Cast: Tom Hanks, Karl Glusman, Stephen Graham, Elisabeth Shue, Tom Brittney, Devin Druid, Rob Morgan, Lee Norris, Manuel Garcia-Rulfo, Maximilian Osinski, Matthew Zuk, Michael Benz Director: Aaron Schneider Screenwriter: Tom Hanks Distributor: Apple TV+ Running Time: 91 min Rating: 2020 Year: PG-13

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Review: The Beach House’s Moodiness Is Dissipated by Shaky Characterization

The character drama becomes afterthought as it’s superseded by action.




The Beach House
Photo: Shudder

Michael Crichton’s 1969 novel The Andromeda Strain, in which a satellite crashes to Earth with an alien virus on board, is an expression of Space Age anxieties, about how the zeal to reach the stars could have unintended and dangerous consequences. In Jeffrey A. Brown’s The Beach House, something lethal instead rises from the depths of the ocean, a kind of “alien” invasion coming up from below rather than down from the cosmos, better reflecting the environmental anxieties of our present day. It still feels like comeuppance for human hubris, but this time in the form of intraterrestrial, not extraterrestrial, revenge.

The potentially extinction-level event is played on a chamber scale as domestic drama. Emily (Liana Liberato) and Randall (Noah Le Gros) are college sweethearts who go to his family’s beach house during the off-season, in a seemingly abandoned town, to work on their personal problems. They’re unexpectedly joined there by Mitch (Jake Weber) and Jane (Maryann Nagel), old friends of Randall’s father, and the four agree to have dinner together. It’s then that Emily, an aspiring astrobiologist, conveniently provides some context for what’s about to happen, as she makes reverential conversation at the table about the mysterious depths of the sea and the sometimes extreme conditions in which new life can be created and thrive.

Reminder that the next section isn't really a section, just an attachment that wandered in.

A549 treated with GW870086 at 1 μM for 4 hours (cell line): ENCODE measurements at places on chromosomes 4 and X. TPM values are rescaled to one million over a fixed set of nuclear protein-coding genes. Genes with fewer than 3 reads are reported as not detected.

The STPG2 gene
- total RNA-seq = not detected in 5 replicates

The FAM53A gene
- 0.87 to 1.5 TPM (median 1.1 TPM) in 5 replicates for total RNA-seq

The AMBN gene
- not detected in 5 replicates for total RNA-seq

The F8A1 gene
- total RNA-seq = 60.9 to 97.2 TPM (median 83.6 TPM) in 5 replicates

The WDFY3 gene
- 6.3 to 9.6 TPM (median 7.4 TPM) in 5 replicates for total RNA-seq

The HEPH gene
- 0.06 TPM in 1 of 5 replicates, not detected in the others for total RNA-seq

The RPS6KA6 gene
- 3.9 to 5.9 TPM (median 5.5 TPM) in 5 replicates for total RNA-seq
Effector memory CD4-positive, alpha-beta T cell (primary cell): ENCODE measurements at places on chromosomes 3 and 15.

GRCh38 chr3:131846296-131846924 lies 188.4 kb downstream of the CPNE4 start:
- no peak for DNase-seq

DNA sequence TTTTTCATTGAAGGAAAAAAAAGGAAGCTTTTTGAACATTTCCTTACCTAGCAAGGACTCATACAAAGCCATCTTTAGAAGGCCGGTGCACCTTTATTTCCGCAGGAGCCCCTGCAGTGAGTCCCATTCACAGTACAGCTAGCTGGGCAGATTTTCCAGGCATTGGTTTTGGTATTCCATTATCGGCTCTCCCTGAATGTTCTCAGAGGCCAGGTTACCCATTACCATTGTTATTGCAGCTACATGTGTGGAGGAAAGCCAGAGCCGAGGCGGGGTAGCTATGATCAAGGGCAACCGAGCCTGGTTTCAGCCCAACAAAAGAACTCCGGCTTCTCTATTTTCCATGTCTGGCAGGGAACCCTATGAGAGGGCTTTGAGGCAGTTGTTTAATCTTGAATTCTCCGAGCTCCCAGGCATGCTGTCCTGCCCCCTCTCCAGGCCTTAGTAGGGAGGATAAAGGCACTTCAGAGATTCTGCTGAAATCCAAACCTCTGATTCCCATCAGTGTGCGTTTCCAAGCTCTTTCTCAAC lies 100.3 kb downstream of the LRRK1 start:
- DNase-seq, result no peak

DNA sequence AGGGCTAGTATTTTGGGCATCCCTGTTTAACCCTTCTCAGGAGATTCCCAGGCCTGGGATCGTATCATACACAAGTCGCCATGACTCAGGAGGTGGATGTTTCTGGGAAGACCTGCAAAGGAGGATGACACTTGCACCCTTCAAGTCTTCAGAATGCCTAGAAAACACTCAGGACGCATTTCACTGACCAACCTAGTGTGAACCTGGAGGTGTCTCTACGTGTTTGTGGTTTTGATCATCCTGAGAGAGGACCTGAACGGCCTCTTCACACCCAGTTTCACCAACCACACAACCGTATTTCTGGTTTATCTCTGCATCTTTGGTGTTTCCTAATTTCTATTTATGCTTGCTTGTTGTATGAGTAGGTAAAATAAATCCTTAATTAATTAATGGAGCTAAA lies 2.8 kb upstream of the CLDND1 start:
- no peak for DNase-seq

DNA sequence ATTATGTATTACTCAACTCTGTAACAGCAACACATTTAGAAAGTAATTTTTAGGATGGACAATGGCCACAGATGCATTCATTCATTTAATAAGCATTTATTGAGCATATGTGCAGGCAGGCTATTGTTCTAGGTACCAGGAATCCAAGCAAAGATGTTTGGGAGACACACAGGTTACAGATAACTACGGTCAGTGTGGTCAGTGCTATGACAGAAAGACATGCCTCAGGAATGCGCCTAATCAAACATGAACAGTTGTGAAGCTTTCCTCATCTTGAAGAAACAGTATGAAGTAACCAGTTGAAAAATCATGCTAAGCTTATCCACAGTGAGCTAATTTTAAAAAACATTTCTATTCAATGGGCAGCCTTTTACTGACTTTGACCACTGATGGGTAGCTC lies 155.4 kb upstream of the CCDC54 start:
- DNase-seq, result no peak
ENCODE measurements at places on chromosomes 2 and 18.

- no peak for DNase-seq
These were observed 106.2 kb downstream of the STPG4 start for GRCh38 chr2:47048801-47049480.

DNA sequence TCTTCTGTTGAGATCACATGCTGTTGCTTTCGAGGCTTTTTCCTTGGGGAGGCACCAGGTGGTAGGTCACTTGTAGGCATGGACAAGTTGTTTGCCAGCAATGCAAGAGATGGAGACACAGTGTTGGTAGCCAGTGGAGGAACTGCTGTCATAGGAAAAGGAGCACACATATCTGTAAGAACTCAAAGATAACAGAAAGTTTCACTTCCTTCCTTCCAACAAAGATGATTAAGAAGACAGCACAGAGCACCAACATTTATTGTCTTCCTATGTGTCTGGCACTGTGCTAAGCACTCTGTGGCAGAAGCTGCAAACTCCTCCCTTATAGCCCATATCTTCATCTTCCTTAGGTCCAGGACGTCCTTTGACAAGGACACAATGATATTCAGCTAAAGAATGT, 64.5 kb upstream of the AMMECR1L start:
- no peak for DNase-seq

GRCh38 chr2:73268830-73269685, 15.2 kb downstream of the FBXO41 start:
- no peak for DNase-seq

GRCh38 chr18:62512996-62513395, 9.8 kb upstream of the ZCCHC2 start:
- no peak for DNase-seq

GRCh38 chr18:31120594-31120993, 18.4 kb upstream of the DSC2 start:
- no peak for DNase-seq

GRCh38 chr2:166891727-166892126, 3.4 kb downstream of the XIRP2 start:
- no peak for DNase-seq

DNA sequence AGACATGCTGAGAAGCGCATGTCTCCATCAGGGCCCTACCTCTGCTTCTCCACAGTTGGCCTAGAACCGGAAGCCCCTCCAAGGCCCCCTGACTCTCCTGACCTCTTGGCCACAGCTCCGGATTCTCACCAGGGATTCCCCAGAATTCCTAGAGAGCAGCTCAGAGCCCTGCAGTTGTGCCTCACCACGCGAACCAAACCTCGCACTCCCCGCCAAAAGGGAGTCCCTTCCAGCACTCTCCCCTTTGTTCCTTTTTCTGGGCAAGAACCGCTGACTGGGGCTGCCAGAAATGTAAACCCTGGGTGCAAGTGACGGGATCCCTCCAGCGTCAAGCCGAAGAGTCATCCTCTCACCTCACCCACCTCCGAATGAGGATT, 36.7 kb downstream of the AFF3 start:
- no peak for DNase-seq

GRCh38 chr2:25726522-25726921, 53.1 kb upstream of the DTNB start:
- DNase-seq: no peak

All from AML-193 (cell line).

That night, while tripping balls on edibles, the couples look out and marvel at the sparkling, purple-tinged landscape outside their beach house. (The smell is less gloriously described as being like that of sewage and rotten eggs.) It’s not a hallucination, though, because whatever ocean-formed particulate is turning the night sky into a psychedelic dreamscape and the air cloudy is also making the characters sick. There’s some interesting and serendipitous overlap between the film’s central horror and our present Covid-19 crisis, as the malady seems to be airborne, affecting the lungs and making the characters cough. It also affects older people more quickly than the young, with the milder symptoms including exhaustion.

Brown emphasizes the oddness of nature with an eye for detail focused in close-up on, say, the eerie gooeyness of oysters, and by vivifying the film’s settings with bold colors: On the second night, the air glows mustard and red, recalling recent California wildfires. The ubiquitous haze also evokes John Carpenter’s The Fog and Frank Darabont’s The Mist, but other genre influences are also on display, from Cronenbergian body horror, as in the gory removal of a skin-burrowing worm, to zombie flicks, given the slowness of the hideously infected victims.

There’s not a lot of exposition about the illness, as Brown’s screenplay is primarily focused on Randall and Emily’s fight to survive the mysterious onslaught. But you probably won’t care if they do. The character drama becomes afterthought as it’s superseded by action. The Beach House had convincingly argued that these two people shouldn’t be together, that their relationship has long passed its prime. He mocks her plans for advanced study and calls her life goals bullshit, even though he has none himself; he suggests that they move into the beach house, to live in a state of permanent vacation, while he tries to figure out what life means. When she’s high and getting sick and asking him for help, he dismisses her, lest it harsh his mellow. But instead of engineering his downfall, Midsommar-style, Emily does everything she can in the last third to help save him. It feels sudden, unearned, and unconvincing—enough to make you root for the monsters from the ocean floor.

Cast: Liana Liberato, Noah Le Gros, Maryann Nagel, Jake Weber Director: Jeffrey A. Brown Screenwriter: Jeffrey A. Brown Distributor: Shudder Running Time: 88 min Rating: R Year: 2019